7


3.13. Pledged Collateral.

(a) Schedule G to the Disclosure Letter sets forth a complete and accurate list of all of the Pledged Collateral as of the Closing Date. Such Grantor is the direct, sole beneficial owner and sole holder of record of the Pledged Collateral listed on Schedule G to the Disclosure Letter as being owned by it, free and clear of any Liens, except for Permitted Liens. Such Grantor further represents and warrants that (i) all Pledged Collateral constituting an Equity Interest has been (to the extent such concepts are relevant with respect to such Pledged Collateral) duly authorized, validly issued, are fully paid and non-assessable, (ii) with respect to any certificates delivered to Lender representing an Equity Interest, either such certificates are Securities as defined in Division 8 of the UCC as a result of actions by the issuer or otherwise, or, if such certificates are not Securities, such Grantor has so informed Lender so that Lender may take steps to perfect its security interest therein as a General Intangible, (iii) to the extent requested by Lender pursuant to Section 4.14, all Pledged Collateral held by a securities intermediary is covered by a control agreement among such Grantor, the securities intermediary and Lender pursuant to which Lender has Control and (iv) all Pledged Collateral which represents Indebtedness owed to such Grantor has been duly authorized, authenticated or issued and delivered by the issuer of such Indebtedness, is the legal, valid and binding obligation of such issuer.

(b) In addition, (i) none of the Pledged Collateral has been issued or transferred in violation of the securities registration, securities disclosure or similar laws of any jurisdiction to which such issuance or transfer may be subject, (ii) except as disclosed to the Lender from time to time or as may be held in a securities account of a Grantor from time to time, there are existing no options, warrants, calls or commitments of any character whatsoever relating to the Pledged Collateral or which obligate the issuer of any Equity Interest included in the Pledged Collateral to issue additional Equity Interests, and (iii) no consent, approval, authorization, or other action by, and no giving of notice, filing with, any governmental authority or any other Person is required for the pledge by such Grantor of the Pledged Collateral pursuant to this Security Agreement or for the execution, delivery and performance of this Security Agreement by such Grantor, or for the exercise by Lender of the voting or other rights provided for in this Security Agreement or for the remedies in respect of the Pledged Collateral pursuant to this Security Agreement, except as may be required in connection with such disposition by laws affecting the offering and sale of securities generally.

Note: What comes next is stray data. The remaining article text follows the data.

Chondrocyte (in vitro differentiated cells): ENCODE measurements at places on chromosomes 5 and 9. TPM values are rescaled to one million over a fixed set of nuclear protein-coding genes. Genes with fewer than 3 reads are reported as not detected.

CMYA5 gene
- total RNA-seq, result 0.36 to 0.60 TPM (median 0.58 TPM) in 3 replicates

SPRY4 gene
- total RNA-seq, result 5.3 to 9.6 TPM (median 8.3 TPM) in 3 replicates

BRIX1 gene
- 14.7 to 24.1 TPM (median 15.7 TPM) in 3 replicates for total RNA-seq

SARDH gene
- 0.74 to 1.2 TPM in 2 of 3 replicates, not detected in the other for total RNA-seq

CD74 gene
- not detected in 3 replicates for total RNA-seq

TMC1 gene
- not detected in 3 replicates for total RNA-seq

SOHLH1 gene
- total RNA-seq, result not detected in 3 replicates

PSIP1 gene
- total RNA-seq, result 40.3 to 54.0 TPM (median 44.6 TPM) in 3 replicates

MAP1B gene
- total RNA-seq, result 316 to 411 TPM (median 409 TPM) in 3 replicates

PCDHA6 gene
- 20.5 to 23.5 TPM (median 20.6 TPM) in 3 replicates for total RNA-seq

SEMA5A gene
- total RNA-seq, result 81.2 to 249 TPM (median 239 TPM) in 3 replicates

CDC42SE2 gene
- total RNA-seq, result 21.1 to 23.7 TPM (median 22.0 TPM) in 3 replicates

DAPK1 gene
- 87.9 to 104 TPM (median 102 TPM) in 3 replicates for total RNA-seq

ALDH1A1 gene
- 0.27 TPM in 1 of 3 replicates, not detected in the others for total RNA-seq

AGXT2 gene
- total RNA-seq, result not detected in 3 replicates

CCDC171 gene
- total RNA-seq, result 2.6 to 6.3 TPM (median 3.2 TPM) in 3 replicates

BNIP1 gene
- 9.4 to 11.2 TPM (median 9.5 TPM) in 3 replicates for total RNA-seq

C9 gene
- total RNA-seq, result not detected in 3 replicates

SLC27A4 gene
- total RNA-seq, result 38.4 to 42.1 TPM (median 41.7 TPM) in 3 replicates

(c) Except as set forth in Schedule G to the Disclosure Letter, such Grantor owns 100% of the issued and outstanding Equity Interests which constitute Pledged Collateral and, except as disclosed to the Lender in writing from time to time or as may be held in a securities account of a Grantor from time to time, none of the Pledged Collateral which represents Indebtedness owed to such Grantor is subordinated in right of payment to other Indebtedness or subject to the terms of an indenture.

 

8


ARTICLE IV

COVENANTS

From the date of this Security Agreement, and thereafter until this Security Agreement is terminated, each Grantor agrees that:

4.1. General.

(a) Collateral Records. Such Grantor will maintain books and records with respect to the Collateral that are complete and accurate in all material respects and furnish to Lender such reports describing the Collateral as Lender shall reasonably request from time to time.

(b) Authorization to File Financing Statements; Ratification. Such Grantor hereby authorizes Lender to file, and if requested will deliver to Lender, all financing statements and other documents and take such other actions as may from time to time be requested by Lender in order to maintain a first priority perfected security interest in and, if applicable, Control of, the Collateral (subject to Permitted Liens). Any financing statement filed by Lender may be filed in any filing office in any UCC jurisdiction and may (i) indicate the Collateral (1) as all assets of such Grantor or words of similar effect, regardless of whether any particular asset comprised in the Collateral falls within the scope of Division 9 of the UCC or such jurisdiction, or (2) by any other description which reasonably approximates the description contained in this Security Agreement, and (ii) contain any other information required by Chapter 5 of Division 9 of the UCC for the sufficiency or filing office acceptance of any financing statement or amendment, including (a) whether such Grantor is an organization, the type of organization and any organization identification number issued to such Grantor, and (b) in the case of a financing statement filed as a fixture filing or indicating Collateral as as-extracted collateral or timber to be cut, a sufficient description of real property to which the Collateral relates. Such Grantor also agrees to furnish any such information to Lender promptly upon request. Such Grantor also ratifies its authorization for Lender to have filed in any UCC jurisdiction any initial financing statements or amendments thereto if filed prior to the date hereof.